(c) Uniform grid across whole detector array
 (d) Thermal expansion coefficient matches or is close to the cover of the detector scintillator
 (e) Mechanical stiffness
 We have performed mathematical simulation on the effect of the built-in pixel-registered anti-scattering grid in attenuation of scattered X-rays, on several different grid materials (Tungsten, Mo, Cu). To match the pixel structure of the commercial FPD detector, the predefined grid pitch is 0.2 mm, thickness 3 mm, grid wall 0.03 mm. FIG. 3 shows our simulation results for (a) high energy X-ray (100 keV) and (b) low energy (40 keV) X-ray. Tungsten grid is the most effective in allowing only direct (angle˜0degree) 100 keV X-ray to pass and block most scattered X-rays (>80%). And Cu grid suffice to block most of the scattering 40 keV X-ray from entering the detector. Our simulation indicates that a built-in pixel-matched grid in FPD is highly effective in reducing the scattering X-ray and improve the X-ray imaging system performance.
 2. Built-in Grid with Filled in-Scintillator as the Sensor Plate for FPD
 A new approach is disclosed herein to combine an integrated anti-scattering grid, advanced X-ray scintillator, and photon isolation grid together to form a high performance X-ray scintillator plate. Theoretical study indicates that, when the grid is matched to the FPD, the plate can eliminate up to 80% of scattered X-rays; it also improves the MTF to match performance of a direct conversion detector for X-ray of both low and high energy; finally, it allows the flexible use and choice of better scintillators with higher X-ray photon absorption and quantum conversion than that of Csl in existing indirect FPD. Applying this improvement to current FPD, detector performance, such as DQE, MTF, CNR (contract to noise ratio) can be dramatically enhanced; and low cost but high quality FPD based medical diagnostic CT system may become reality.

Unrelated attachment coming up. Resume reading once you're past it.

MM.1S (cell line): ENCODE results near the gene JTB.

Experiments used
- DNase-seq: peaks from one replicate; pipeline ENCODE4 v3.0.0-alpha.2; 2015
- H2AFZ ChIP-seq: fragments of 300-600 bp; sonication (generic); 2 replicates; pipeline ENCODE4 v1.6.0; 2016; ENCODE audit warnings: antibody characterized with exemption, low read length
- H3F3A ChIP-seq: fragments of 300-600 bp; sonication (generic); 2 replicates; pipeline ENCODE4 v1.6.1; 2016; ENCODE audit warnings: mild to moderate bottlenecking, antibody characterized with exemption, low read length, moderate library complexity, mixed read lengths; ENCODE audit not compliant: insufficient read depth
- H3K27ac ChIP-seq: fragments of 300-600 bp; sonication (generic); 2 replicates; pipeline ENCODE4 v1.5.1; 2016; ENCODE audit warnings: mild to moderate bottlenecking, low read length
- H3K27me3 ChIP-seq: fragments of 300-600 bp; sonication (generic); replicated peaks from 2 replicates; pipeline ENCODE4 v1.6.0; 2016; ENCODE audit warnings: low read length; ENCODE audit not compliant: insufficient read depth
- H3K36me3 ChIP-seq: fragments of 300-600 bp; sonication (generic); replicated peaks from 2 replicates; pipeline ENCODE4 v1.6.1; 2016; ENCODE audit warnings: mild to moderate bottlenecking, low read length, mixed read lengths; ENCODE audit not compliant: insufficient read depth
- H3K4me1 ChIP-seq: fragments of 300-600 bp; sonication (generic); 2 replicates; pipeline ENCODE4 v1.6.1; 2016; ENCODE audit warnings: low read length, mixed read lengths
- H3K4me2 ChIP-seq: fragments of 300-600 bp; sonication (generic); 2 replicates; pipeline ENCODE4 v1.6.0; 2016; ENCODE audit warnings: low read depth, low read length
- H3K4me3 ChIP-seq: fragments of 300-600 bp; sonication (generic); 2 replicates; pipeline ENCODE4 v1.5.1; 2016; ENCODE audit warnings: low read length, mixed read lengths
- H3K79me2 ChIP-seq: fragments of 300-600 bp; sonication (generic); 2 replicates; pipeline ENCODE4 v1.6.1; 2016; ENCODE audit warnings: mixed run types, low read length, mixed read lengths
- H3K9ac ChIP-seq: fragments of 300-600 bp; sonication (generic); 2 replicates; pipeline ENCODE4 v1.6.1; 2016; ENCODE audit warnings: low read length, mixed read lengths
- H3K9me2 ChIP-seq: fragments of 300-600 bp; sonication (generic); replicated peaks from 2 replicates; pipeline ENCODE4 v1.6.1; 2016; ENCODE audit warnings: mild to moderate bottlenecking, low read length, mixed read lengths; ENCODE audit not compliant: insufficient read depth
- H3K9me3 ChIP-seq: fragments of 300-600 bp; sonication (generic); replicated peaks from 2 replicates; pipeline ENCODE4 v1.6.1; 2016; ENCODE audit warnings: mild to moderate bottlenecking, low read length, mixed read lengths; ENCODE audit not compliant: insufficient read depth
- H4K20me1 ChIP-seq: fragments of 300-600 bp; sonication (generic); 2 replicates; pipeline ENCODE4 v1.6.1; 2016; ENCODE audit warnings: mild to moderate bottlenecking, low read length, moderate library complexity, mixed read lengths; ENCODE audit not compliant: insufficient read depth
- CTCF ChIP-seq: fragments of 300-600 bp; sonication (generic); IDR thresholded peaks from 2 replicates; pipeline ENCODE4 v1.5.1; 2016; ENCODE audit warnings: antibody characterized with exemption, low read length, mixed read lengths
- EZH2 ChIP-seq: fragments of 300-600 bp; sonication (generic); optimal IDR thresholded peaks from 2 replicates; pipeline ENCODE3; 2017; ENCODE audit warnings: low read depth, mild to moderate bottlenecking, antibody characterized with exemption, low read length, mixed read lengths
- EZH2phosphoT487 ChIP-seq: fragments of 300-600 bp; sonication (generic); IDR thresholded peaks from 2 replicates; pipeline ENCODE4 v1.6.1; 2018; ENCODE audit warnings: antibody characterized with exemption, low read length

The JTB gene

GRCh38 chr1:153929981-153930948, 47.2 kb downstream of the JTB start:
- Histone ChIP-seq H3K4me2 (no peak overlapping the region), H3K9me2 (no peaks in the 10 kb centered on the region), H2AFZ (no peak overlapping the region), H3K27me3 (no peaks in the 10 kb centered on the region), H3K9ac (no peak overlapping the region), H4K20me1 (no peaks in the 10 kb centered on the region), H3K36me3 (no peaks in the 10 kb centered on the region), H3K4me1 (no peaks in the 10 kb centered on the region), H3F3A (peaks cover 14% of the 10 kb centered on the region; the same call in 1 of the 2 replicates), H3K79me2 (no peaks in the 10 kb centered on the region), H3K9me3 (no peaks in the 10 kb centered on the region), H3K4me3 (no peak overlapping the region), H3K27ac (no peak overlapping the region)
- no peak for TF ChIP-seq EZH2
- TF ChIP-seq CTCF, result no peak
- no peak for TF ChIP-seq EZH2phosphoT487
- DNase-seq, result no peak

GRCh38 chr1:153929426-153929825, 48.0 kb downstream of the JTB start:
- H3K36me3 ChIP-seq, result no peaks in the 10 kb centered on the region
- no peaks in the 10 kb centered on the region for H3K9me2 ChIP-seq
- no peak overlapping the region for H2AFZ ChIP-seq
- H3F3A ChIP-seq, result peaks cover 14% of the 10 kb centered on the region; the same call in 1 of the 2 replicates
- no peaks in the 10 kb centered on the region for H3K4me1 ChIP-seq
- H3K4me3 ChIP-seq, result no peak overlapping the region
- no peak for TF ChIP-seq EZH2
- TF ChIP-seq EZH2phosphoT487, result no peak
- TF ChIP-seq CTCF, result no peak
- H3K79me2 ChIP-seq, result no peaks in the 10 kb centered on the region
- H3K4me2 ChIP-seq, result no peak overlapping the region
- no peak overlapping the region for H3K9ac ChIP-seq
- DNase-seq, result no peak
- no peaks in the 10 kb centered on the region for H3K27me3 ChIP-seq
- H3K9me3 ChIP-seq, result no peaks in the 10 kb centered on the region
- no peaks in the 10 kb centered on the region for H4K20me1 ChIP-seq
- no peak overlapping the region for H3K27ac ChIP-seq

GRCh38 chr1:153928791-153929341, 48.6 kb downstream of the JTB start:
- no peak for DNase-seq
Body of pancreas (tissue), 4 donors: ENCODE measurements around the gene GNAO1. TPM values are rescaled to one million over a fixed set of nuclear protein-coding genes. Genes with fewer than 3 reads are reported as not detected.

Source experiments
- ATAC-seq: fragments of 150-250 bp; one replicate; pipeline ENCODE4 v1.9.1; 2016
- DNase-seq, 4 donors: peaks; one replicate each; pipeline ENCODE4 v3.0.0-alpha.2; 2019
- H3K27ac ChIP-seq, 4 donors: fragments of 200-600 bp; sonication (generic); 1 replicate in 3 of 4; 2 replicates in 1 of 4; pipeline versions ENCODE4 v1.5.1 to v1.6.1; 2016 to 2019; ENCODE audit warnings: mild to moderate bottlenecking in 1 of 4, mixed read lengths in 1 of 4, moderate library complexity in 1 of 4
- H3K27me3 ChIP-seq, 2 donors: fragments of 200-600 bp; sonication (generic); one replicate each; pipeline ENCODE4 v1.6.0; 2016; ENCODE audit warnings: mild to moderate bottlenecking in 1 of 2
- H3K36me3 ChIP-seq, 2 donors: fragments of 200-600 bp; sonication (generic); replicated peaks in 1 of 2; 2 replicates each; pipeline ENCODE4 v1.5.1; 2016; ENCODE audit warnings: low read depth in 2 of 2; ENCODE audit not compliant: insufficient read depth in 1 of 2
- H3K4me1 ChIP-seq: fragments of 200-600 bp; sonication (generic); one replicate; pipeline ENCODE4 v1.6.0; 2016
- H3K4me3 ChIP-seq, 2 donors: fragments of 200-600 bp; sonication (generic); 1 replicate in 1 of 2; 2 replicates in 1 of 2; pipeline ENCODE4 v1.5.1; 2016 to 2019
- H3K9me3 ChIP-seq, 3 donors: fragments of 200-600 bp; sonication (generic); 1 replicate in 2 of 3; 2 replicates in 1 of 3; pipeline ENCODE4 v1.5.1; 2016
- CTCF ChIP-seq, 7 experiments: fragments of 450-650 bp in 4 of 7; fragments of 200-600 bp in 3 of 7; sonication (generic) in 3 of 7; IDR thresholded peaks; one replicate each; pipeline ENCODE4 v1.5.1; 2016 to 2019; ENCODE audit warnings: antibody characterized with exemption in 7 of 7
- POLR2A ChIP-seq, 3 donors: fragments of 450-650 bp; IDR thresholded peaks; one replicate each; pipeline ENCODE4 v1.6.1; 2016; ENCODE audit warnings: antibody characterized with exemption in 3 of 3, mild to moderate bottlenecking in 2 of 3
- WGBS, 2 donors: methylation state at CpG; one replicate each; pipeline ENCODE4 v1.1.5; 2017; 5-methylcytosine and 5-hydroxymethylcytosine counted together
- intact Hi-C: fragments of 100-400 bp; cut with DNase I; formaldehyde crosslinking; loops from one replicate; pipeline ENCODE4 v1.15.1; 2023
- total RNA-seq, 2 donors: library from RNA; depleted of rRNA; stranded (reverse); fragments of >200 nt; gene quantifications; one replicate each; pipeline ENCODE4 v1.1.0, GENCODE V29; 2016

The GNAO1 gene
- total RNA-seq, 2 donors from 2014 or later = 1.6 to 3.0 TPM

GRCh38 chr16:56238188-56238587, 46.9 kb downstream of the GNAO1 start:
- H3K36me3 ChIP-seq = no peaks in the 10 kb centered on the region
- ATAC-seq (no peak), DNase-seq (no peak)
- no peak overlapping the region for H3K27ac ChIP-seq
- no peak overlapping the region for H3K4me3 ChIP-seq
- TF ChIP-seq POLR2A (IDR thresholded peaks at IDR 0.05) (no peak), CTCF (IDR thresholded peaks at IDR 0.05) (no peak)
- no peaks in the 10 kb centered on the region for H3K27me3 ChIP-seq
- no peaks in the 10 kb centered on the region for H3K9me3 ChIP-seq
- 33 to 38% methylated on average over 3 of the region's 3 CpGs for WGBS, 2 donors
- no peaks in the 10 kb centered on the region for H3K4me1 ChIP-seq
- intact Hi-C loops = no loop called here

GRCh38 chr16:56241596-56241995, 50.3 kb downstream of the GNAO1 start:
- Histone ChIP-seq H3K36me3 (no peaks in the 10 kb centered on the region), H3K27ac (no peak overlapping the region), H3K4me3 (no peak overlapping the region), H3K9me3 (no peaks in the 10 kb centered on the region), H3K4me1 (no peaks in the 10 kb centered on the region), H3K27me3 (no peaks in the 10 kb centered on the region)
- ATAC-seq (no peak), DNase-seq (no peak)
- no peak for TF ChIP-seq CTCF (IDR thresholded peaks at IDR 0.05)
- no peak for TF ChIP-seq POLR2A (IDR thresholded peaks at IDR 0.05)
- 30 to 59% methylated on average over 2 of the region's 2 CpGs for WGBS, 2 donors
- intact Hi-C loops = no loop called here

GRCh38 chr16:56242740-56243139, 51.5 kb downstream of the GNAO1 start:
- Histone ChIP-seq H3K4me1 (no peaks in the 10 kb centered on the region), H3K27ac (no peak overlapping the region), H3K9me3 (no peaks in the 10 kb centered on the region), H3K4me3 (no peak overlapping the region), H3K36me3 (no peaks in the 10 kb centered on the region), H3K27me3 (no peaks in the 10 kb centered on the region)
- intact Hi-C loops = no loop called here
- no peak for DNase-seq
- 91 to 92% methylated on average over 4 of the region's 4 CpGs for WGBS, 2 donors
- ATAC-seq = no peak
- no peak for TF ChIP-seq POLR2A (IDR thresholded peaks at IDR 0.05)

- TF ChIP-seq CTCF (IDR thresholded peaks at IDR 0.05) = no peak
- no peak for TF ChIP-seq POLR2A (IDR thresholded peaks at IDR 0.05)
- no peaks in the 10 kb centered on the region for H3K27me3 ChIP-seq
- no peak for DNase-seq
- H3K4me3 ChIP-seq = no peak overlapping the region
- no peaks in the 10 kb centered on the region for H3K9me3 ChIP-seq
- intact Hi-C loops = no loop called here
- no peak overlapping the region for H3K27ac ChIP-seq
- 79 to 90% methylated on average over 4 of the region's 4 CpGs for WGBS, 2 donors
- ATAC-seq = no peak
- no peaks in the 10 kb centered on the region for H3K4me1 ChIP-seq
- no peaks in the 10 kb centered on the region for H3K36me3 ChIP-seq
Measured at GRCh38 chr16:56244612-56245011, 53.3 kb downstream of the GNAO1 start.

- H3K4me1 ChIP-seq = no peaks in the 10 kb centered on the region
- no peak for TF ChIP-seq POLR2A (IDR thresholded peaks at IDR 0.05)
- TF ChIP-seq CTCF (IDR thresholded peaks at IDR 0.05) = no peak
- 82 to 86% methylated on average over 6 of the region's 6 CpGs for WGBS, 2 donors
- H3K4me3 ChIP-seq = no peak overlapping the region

a. Single-layered Grid Plate filled with Scintillators
FIG. 4 shows schematically the design of high performance scintillator plate (400) with build-in anti-scattering grid (440) coupled to a flat panel digital X-ray detector (490). A commercial digital photo detector (e.g. photodiode array, CCD, CMOS) can be used. This detector has a pixel pitch of 200 μm (output is binned to 400 μm) and total 1024×1024 pixels. The pitch of the anti-scattering grid matches the detector for optimum performance. For maximum attenuation to X-rays above 50 keV, high Z metal needs to be used for the grid. To minimize absorption of visible photons, the inner wall of the anti-scatter plate is coated with high reflection metal and protective films (not shown). The grid is filled with scintillator material (450) to a thickness dependent upon requirement of total X-ray conversion factor. The thickness of the scintillator plate is determined by the anti-scattering grid thickness, which is, again, determined by the requirement of attenuation to scattered X-rays and X-ray absorption coefficient of the grid material. The top of the plate is a window transparent to X-rays (430, a plate made of graphite or thin aluminum); the bottom is a glass plate with high light transmission coefficient and matched index with the X-ray scintillator. While the grid blocks the scattered X-ray (420) from meeting the detector, the filled scintillator will be exposed to direct X-ray (410) with less shadowing effect, hence the image contrast can be maintained without much increase of X-ray exposure.